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Mrs. Vardaman, 76, of Macclenny

Norma Jean Vardaman, 76, of Macclenny died on January 28, 2013 at Macclenny Nursing and Rehab Center. She was born in Elizabeth, West Virginia on October 14, 1936 to the late George Archibald Bain and Edna Stella Evans Bain and was a resident of Macclenny since 1978 after moving from Tallahassee. She was a Christian woman who enjoyed crocheting, working on puzzles and plastic canvases.

She also enjoyed volunteering and helping others. Norma was once employed by the Council on Aging assisting with the home health care program. She was a loving wife, mother and grandmother who will be missed. She was preceded in death by her son Ray Hyman; brothers and sisters Lawson Bain, Virginia Wehrkamp, Deloris Patterson, Blanche Freeland, Juanita Howard and Betty Watkins; half-sisters Adelia Learned and Gladys Cutler.

Mrs. Vardaman is survived by her loving husband of 34 years, William George “Bill” Vardaman of Macclenny; children Bill (Amy) Hoelscher and Mary Lynn (Kevin) Meyer of Celina, OH, Sandy (Pat) Vardaman of Gainesville, Anita (Paul) Patterson of Jacksonville and Sharon (Kenny) Vardaman of Clearwater; 10 grandchildren; 7 great grandchildren; sister Glenola (Skeet) Eddy.

The funeral service will be held at a later date, and interment will be at South Prong Cemetery. V. Todd Ferreira Funeral Services of Macclenny was in charge of arrangements.

Rowdy win over Forrest

Jefferson gets the rebound and the basket.The Baker High varsity basketball Wildcats got a pair of big wins over district opponents the past week to help move them into the second spot in the district race. The Cats defeated Forrest on January 22 and Terry Parker three nights later in the BCHS gym. The wins moved the Cats to 16-4 overall and 2-2 in the district race.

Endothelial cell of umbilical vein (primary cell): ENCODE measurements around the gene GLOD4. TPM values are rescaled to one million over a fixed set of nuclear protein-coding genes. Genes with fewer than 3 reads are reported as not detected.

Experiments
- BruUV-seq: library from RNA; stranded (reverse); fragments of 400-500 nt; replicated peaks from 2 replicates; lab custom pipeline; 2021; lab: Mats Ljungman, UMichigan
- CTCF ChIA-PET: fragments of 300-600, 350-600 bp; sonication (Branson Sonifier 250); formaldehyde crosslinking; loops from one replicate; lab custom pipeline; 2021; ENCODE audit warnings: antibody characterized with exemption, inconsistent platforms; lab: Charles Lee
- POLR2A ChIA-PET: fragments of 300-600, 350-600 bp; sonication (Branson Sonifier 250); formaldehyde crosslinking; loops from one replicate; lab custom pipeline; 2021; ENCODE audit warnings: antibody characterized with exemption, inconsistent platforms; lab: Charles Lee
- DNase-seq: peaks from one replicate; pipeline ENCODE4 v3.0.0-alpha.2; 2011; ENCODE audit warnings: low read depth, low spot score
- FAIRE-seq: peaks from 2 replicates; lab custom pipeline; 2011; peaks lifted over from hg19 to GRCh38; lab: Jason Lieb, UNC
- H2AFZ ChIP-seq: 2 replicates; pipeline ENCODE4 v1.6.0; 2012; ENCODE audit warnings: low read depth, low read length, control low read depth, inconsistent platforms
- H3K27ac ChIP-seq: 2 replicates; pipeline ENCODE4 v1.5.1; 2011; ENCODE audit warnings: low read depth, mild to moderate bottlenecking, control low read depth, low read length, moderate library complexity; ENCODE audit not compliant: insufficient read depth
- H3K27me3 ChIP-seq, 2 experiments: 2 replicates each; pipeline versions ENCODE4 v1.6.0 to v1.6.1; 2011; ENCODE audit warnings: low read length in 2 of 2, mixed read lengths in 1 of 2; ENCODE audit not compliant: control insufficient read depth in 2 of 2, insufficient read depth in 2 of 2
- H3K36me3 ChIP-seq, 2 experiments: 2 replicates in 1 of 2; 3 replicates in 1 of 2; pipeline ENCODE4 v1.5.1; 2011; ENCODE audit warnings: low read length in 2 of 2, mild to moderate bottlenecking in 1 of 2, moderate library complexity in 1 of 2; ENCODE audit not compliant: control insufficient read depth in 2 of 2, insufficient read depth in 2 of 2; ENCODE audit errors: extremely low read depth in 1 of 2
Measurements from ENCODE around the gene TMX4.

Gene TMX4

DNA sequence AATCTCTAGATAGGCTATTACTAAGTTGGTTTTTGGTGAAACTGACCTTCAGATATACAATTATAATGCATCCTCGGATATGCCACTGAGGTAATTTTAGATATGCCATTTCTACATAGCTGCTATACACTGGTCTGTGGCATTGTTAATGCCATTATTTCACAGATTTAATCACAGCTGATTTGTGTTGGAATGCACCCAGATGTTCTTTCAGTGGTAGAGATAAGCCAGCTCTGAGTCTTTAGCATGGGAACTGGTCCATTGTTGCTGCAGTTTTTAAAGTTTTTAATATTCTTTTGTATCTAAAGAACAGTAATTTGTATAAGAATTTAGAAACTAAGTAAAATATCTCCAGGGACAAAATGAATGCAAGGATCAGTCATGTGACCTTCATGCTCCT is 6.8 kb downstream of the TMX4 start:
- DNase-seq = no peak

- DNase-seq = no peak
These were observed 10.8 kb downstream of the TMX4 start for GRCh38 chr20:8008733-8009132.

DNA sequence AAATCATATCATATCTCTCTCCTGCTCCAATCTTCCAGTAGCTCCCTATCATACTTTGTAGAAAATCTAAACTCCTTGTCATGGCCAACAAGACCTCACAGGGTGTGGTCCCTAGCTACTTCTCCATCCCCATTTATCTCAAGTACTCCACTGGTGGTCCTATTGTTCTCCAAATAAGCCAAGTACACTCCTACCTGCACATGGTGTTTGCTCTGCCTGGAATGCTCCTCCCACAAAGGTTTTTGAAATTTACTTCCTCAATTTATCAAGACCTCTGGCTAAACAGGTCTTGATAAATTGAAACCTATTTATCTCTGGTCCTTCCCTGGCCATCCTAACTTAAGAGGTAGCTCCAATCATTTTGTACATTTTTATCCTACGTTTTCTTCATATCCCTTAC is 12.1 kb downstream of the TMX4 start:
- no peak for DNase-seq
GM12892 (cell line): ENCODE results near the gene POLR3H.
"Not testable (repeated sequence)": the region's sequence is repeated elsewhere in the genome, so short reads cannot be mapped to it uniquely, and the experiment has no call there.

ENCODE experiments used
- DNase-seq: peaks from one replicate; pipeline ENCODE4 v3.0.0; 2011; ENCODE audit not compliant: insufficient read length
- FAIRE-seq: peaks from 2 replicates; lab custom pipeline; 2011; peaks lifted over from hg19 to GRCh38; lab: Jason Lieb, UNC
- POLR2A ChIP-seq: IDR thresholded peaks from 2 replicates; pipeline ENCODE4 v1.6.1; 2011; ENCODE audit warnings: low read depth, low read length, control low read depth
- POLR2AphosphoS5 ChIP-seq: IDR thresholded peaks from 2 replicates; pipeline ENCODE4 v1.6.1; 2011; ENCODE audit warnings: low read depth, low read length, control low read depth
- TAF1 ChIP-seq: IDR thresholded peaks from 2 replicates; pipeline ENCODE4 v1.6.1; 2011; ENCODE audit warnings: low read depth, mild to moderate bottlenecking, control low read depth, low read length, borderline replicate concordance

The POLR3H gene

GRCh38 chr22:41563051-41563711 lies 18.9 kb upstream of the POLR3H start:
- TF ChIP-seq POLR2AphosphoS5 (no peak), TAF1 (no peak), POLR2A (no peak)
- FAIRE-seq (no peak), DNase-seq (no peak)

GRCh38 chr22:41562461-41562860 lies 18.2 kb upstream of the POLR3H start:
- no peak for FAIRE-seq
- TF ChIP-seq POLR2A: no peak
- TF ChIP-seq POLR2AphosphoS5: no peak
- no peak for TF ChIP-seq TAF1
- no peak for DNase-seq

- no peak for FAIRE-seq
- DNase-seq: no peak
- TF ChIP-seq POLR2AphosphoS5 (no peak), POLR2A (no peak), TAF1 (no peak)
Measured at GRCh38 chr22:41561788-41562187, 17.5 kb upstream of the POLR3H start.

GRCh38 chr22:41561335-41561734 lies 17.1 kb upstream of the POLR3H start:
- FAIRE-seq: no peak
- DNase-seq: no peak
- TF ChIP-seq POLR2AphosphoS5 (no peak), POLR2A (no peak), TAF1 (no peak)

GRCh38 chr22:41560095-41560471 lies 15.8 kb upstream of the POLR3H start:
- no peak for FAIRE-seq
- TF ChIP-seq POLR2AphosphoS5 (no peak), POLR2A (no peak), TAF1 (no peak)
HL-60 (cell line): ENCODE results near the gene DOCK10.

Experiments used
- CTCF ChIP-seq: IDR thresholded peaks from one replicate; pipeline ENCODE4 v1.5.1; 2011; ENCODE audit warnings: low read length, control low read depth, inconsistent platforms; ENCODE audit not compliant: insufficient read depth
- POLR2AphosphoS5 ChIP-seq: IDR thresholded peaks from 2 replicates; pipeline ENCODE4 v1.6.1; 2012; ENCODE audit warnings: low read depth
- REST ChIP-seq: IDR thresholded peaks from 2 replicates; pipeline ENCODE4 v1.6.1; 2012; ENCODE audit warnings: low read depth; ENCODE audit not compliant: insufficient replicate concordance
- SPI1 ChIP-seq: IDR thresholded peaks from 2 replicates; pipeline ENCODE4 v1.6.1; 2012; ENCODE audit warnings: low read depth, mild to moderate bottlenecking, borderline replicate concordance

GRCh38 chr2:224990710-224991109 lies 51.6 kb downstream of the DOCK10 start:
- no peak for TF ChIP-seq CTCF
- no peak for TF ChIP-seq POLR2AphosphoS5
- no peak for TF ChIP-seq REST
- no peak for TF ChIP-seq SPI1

To call the 75-66 win over Forrest hard fought would be an understatement. This was a chippy game that saw the visitors hit with technical fouls and a delay of game warning.

It was a battle under the basket with an excess of physical play. At one point the benches cleared when a scuffle broke out involving CeCe Jefferson and other  players.

The Wildcats and Rebels went basket for basket in the early going. Forrest nailed shots from the outside, including a trio of three pointers. Jesse Gardner and Johnny Lamb answered with long range shots of their own and at the end of the first period the score was knotted 16-16.

The Rebels continued to shoot the ball well in the first half and slowly pulled ahead of their hosts. They broke the tie and went into the intermission up by three points.

The quality of a good team shows in its ability to make adjustments to what an opponent is doing, and the Cats came out in the third period to shut down the Rebels’ top three scorers. None of them scored in the period and BCHS went on a 15-7 run that gave them a five-point edge going into the final quarter of the game.

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Mental healthcare at root of curbing mass shootings